Wednesday, May 17, 2017

Marion / Marion

I’ll blame Twin Peaks for this. I’ve had doubles on my brain for months now, but at least I’ve managed to make something of it.

Also, I have a bold declaration: I actually like the 1998 remake of Psycho. I don’t think it was necessary, exactly, because the original was no less great in 1998 than it was in 1960, but the Gus Van Sant version makes sense, thematically speaking.

Twin Peaks may rack up more lookalikes and opposites just by virtue of having a greater overall runtime, but Psycho packs more of them in, scene for scene. It’s there even in the Saul Bass opening credits: the screen gets slashed by horizontal lines and then by vertical ones. And that horizontal-vertical contrast continues throughout the movie, from the opening scene, with Marion (Janet Leigh) in bed and Sam (John Gavin) standing next to her, to the layout of the Bates property—a multistory house that towers over a lateral sprawl of a hotel. You could say it’s there in Marion’s murder itself. Stabbing a person is, in a sense, a very violent intersection of perpendicular elements.

This mix of opposites extends to the movie’s core four characters, I’ve always thought. After Marion dies midway through the film, she gets replaced by her sister, Lila (Vera Miles), who looks like Marion but seems more sensible. We get the sense that Marion is impulsive and flighty, and that the theft of the money that propels the plot is maybe just a spur-of-the-moment decision she made. Lila, by contrast, seems conservative — more mother than child, though I realize that’s a weird way to describe it in this context. Sam and Norman look alike too, but whereas Sam is smooth, Norman is twitchy. Both characters are driven to action by a sexual attraction to Marion; Sam follows her from Phoenix to the dusty backroads of California, and Norman murders her. Killing Marion off is the big surprise, but it’s also surprising that the characters we learn most about first, Marion and Norman, turn out to be the “wrong” versions of the “straighter” Lila and Sam.

In a similar way, I’ve always thought of the Gus Van Sant version as a weird twin to the Alfred Hitchcock version. The variations are subtle. If Janet Leigh’s Marion was flighty, she was also oddly grave in the way she seemed to process her crime. The Anne Heche Marion seems even further out, and watching her movie, I get a sense that she may get a thrill out of the whole thing that I don’t get when I watch the original. Viggo Mortensen’s Sam seems seedier, though that could just be his clothes. But when he interacts with the Julianne Moore Lila later in the film, I feel like he has designs for her even before they know Marion is dead. (I know, I know—neither Lila made the cut for this, which is too bad, because I love the character. And then in Psycho 2, poor Vera Miles gets all dressed up to play Lila again and ends up getting stabbed in the mouth. For what it’s worth, she did end up marrying Sam.) Finally, whereas a first-time viewer of the original might not immediately peg Anthony Perkins’ Norman as the person named in the title, Vince Vaughn plays the character as creepier from the get-go. (He masturbates while watching Marion in the shower; Norman does not.) And that difference in characterization makes sense; anyone who watched the remake already knew who Norman Bates was, but also it’s Vince Vaughn.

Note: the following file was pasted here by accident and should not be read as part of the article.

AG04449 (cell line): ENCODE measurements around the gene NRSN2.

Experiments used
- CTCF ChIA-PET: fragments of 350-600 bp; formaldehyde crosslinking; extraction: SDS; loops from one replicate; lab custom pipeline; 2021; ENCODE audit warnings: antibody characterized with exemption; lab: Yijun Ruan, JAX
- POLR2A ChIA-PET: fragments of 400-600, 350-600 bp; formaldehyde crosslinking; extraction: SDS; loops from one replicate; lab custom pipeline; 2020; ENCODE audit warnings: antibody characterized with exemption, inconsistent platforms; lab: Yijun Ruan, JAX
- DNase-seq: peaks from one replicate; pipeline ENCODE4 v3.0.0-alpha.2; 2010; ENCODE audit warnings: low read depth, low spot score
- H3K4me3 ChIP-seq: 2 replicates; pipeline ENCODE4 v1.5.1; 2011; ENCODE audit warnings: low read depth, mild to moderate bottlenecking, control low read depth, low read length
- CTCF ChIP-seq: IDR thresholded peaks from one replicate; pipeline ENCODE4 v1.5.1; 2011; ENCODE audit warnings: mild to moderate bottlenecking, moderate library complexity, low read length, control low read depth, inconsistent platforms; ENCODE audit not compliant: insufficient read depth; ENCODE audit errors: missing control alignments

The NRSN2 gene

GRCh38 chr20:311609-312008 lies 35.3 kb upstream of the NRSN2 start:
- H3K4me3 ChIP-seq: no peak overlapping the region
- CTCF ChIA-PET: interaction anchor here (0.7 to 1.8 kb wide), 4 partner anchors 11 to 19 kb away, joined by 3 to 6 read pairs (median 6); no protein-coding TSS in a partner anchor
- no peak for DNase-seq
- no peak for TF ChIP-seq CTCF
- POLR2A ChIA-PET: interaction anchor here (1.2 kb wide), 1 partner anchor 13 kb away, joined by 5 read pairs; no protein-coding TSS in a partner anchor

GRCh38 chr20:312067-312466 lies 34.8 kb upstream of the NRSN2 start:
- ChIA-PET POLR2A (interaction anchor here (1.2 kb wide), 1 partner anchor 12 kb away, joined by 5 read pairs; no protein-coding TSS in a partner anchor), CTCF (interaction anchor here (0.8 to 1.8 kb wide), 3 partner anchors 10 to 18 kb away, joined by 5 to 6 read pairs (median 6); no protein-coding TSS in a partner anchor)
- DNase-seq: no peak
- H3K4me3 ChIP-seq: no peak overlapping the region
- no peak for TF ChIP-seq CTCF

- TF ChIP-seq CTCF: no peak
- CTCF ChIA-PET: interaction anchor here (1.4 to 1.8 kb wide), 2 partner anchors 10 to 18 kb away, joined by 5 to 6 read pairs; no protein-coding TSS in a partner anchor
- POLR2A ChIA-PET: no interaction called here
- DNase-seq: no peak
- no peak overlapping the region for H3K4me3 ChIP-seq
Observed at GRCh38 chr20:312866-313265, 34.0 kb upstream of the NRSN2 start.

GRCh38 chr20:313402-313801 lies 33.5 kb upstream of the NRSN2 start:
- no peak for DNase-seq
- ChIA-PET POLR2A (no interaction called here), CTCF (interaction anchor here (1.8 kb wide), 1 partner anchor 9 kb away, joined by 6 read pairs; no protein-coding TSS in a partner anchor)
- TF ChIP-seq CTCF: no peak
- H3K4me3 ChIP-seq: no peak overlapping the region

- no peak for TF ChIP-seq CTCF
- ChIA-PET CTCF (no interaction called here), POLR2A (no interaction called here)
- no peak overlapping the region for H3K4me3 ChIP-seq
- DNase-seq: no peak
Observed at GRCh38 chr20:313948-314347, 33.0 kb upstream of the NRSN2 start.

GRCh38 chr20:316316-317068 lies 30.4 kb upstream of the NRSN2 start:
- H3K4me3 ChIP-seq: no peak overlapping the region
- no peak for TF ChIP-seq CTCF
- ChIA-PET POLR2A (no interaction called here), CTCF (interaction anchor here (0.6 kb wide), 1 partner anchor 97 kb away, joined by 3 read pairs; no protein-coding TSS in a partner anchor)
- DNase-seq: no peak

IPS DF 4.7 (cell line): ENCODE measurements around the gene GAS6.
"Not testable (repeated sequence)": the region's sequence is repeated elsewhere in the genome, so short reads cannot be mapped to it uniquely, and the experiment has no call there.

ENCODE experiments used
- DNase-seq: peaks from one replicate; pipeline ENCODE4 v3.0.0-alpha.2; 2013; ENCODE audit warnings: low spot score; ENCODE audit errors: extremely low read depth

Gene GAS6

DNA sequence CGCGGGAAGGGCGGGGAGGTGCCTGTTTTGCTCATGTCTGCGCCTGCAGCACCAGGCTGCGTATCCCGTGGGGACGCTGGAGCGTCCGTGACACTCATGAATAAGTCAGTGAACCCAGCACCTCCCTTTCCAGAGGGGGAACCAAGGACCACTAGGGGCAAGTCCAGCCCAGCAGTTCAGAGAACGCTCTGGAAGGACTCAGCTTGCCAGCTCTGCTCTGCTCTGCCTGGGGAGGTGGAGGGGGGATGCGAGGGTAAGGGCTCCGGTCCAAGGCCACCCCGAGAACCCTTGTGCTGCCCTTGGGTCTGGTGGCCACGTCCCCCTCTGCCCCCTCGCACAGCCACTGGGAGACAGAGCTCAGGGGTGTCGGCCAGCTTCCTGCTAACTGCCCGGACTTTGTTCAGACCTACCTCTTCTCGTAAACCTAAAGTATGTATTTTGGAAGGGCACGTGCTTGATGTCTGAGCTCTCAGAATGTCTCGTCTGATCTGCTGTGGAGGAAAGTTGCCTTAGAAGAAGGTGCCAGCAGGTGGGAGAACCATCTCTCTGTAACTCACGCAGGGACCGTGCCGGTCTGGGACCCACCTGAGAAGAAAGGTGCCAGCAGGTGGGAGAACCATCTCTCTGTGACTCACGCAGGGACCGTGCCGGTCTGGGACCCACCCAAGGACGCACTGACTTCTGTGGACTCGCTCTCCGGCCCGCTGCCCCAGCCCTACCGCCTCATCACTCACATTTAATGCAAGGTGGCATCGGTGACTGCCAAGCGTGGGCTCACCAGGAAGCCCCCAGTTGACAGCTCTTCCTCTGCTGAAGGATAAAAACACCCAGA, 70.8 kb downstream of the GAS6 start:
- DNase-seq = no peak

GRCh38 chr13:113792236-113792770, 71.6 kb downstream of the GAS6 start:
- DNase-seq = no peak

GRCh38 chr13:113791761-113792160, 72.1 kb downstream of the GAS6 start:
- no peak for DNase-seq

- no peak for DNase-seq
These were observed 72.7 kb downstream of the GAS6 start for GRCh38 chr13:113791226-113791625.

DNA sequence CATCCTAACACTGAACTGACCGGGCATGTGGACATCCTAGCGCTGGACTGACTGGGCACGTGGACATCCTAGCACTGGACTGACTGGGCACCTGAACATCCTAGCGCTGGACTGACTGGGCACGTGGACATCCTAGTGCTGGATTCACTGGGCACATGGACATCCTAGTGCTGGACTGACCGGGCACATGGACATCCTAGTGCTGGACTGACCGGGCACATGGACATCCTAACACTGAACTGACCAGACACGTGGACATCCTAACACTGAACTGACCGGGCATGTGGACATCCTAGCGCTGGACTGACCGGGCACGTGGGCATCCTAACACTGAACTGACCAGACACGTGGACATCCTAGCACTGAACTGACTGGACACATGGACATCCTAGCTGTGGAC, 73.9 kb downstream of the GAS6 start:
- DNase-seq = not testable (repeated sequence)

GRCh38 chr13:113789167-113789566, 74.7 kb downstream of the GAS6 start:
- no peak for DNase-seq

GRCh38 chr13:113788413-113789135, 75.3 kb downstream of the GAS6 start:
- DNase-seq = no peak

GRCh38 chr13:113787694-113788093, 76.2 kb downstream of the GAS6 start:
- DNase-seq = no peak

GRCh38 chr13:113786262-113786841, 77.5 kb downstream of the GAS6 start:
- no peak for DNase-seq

I don’t remember exactly when I got the idea to make this video, but at some point I just became charmed with the idea of thinking about the remake as an alternate version of the events, where things play out slightly differently, but the variation just isn’t enough for the characters to break out of the roles they’re assigned. And yeah, the movies do play differently. The 1998 Psycho may have been billed as a shot-for-shot remake, but Van Sant doesn’t adhere to that too strictly, even beyond allowances for the change in time period. Scenes are shot differently. Some run longer. And many times I had to crop a shot or change the tempo to make the two versions look like they were mirroring each other more than they actually were.

In the end, however, all that is not enough to save poor Marion (either version) from getting into that motel shower at the end. And no, I didn’t bother to show that in this video. Everyone has seen that a million times. I was more interested in looking at Marion while she’s still alive.

This is my third video project. “Rewind” was long and full of VHS static. “All the Colors of the Night” was shorter, more focused and less with all the distortion. This one is only seven minutes long and has no VHS distortion. I didn’t even mess with the color on this one.

I have big, weird plans for what I want to do next.

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